Today I prayed for someone I’ve never met.
I’m almost certain she’s no longer living, but I don’t know whether she died young or old. I picture her old, maybe older than my grandmother would be, which means she was born in the 1800s.
And while I picture her, I finger the beads of the rosary she once prayed on, and I wonder what her life was like.
I say “her,” because the rosary is white pearl, definitely a woman’s choice. I found it back in the late ‘60s when I was browsing through an antique store that also sold ordinary used items. Old jewelry was pinned to one wall, and hanging among the necklaces and bracelets was this sad-looking rosary, its circle broken at the third decade.
It seemed disrespectful, somehow. I know it had been blessed once, probably used often, and should have been passed along lovingly to another generation when its owner died. Instead, it had been tossed aside, unwanted, unappreciated, unused. I knew I had to rescue it.
I took it home and carefully fitted the broken sections together–not perfectly,
because I didn’t have the little connecting ring. But it worked. I always look for that little flaw as I pray, and it always reminds me of my mystery lady. I wondered how it was broken in the first place. Only a hard yank could have severed the link of this sturdy circlet of beads. Who would be playing tug-of-war with a rosary? What could have entangled it that fiercely? Was it treated carelessly as handsful of “junk” were cleaned out after the funeral?
Once broken, a rosary should be reblessed, I was always taught by the sisters at my Catholic school. And what could it hurt? So, newly blessed, it was tucked into my purse and taken out regularly for prayer. As I prayed for my own intentions, I wondered about hers. Was she concerned about her health as she aged? Did she pray for children and grandchildren, for their spiritual and physical needs? Did she pray alone, or with a husband? Did it bring her peace and comfort?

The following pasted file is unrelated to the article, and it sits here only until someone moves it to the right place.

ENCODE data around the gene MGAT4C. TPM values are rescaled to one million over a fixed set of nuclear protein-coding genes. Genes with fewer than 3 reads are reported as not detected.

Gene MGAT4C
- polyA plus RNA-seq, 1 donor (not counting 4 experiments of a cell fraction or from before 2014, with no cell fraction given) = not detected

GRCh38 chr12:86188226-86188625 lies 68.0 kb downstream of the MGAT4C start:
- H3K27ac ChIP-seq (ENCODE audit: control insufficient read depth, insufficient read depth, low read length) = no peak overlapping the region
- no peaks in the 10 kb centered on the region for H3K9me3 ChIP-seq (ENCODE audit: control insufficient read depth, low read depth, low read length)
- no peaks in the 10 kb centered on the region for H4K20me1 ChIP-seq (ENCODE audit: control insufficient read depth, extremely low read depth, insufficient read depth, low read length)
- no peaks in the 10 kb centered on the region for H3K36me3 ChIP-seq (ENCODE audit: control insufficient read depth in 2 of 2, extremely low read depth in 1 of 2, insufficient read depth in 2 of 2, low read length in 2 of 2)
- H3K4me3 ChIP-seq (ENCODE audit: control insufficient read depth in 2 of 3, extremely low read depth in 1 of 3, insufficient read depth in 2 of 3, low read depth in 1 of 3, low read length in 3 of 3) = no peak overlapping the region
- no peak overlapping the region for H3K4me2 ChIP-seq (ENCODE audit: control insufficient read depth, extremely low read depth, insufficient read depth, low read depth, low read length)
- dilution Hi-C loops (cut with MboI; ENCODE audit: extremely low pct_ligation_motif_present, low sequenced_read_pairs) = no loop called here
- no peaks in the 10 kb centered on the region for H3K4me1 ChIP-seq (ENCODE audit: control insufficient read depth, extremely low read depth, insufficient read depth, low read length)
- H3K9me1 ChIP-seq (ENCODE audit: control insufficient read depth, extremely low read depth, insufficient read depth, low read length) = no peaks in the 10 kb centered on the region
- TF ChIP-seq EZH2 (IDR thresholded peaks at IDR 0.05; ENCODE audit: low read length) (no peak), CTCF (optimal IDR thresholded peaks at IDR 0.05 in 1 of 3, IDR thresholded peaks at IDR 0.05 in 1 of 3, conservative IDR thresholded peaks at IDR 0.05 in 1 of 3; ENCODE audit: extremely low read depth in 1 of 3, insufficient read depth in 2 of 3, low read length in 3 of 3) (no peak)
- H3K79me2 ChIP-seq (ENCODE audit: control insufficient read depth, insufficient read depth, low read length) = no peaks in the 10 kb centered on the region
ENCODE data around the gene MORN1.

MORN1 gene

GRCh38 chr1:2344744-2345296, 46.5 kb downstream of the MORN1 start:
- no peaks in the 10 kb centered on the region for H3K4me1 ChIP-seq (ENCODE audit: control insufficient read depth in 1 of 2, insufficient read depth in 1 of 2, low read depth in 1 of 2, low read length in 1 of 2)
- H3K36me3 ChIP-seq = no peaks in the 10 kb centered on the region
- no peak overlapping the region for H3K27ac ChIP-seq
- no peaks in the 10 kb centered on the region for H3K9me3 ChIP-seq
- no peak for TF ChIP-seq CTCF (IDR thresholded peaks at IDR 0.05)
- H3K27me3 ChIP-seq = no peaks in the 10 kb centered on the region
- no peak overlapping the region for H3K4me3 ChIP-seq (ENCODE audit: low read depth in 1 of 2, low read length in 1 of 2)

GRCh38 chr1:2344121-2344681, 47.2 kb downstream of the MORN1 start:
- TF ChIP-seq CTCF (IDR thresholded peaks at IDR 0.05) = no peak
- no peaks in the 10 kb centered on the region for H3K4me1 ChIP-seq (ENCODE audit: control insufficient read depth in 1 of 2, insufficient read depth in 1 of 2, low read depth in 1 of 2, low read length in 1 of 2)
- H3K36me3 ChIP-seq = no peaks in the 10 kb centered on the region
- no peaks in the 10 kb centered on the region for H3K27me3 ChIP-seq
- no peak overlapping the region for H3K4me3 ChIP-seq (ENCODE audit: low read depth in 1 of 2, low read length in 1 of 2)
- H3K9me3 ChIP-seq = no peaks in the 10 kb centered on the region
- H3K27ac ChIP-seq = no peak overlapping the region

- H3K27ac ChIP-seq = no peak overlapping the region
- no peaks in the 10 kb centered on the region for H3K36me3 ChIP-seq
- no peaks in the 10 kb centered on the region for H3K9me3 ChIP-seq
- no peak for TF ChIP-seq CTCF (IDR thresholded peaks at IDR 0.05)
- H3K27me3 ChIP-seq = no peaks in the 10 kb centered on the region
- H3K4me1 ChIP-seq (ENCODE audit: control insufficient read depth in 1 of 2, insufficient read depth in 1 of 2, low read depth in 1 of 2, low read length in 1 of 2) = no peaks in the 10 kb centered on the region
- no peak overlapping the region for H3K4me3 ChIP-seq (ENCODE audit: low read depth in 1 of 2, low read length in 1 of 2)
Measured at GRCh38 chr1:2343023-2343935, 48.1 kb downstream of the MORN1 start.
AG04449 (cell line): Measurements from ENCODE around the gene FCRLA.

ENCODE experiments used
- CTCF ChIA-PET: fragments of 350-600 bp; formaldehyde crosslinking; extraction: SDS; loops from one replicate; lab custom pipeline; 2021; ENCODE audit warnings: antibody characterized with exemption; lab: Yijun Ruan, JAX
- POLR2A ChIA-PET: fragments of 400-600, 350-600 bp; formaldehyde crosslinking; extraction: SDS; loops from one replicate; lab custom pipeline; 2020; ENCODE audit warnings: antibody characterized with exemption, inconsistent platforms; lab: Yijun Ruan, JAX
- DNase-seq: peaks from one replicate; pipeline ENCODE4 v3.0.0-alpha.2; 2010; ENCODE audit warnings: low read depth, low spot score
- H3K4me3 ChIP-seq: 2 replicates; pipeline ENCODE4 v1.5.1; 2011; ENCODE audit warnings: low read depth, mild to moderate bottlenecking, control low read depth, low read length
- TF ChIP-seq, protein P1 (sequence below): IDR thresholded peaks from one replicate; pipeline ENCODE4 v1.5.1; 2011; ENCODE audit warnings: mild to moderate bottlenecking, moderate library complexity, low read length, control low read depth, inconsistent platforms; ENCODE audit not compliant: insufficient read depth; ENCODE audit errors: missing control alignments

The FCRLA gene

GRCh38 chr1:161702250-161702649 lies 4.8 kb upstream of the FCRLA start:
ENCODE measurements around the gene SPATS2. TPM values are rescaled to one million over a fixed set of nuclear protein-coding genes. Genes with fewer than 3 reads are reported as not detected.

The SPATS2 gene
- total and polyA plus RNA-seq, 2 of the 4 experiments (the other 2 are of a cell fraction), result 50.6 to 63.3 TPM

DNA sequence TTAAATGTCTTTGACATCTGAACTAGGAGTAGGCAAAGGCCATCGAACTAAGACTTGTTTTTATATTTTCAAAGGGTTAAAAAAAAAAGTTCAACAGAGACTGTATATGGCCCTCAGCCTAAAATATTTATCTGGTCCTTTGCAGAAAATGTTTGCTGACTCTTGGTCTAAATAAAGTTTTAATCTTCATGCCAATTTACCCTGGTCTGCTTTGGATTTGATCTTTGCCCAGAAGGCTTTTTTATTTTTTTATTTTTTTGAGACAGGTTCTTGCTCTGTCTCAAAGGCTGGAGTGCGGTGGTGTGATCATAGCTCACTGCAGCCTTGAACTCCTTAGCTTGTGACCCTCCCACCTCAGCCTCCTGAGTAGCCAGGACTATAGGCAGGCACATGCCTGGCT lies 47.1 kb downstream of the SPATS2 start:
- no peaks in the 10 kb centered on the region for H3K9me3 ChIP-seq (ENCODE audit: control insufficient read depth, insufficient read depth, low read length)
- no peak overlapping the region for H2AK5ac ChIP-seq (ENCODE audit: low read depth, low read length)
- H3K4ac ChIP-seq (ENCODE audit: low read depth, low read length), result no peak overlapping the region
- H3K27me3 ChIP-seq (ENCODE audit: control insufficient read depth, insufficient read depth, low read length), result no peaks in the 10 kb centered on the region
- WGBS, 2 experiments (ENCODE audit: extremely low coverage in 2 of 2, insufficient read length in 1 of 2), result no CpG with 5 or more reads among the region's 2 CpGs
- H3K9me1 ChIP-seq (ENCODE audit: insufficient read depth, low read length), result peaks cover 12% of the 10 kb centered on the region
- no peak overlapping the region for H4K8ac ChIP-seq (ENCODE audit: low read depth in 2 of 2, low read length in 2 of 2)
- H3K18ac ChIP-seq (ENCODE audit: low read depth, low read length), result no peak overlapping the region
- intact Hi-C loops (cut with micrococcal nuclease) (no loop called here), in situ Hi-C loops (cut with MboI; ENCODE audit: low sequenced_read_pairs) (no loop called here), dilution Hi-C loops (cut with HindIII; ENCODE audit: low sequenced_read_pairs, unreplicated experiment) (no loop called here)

Maybe she prayed for those she had lost, for the repose of their souls. I do. And I include her, maybe the only person left in the world who does. I feel a kinship, knowing she knows, and that she’s even grateful. As I run the beads through my fingers, I picture her hands doing the same, holding those same beads, whispering those same prayers. I kiss the crucifix at the end, an ancient and pious gesture, pressing my lips where hers undoubtedly brushed against the silver. Is there some little part of her that lingers, not totally erased by my fingers, even after these many years?
I wonder how she came to have the rosary in the first place.
Was it something she carried at her wedding? Perhaps a gift from her husband, or later from one of her children? Or did she buy it for herself, to have something beautiful on which to string her prayers?
Most of all, I wonder if she held it as she lay dying, finding comfort in its physical presence even as, perhaps, the words became harder to say, her thoughts harder to hold together. Did it accompany her to the threshold of that door to eternity? Was it wound around her hands in death and then removed as the cover was closed and the Requiem Mass began?
She couldn’t take it with her, but it’s been passed on to me as a sort of legacy, and I continue on those beads what she began. I pray for the world, our country, my kids and those who have died–and I pray for a nameless, faceless woman whom I know I’ll recognize someday when we meet on the other side.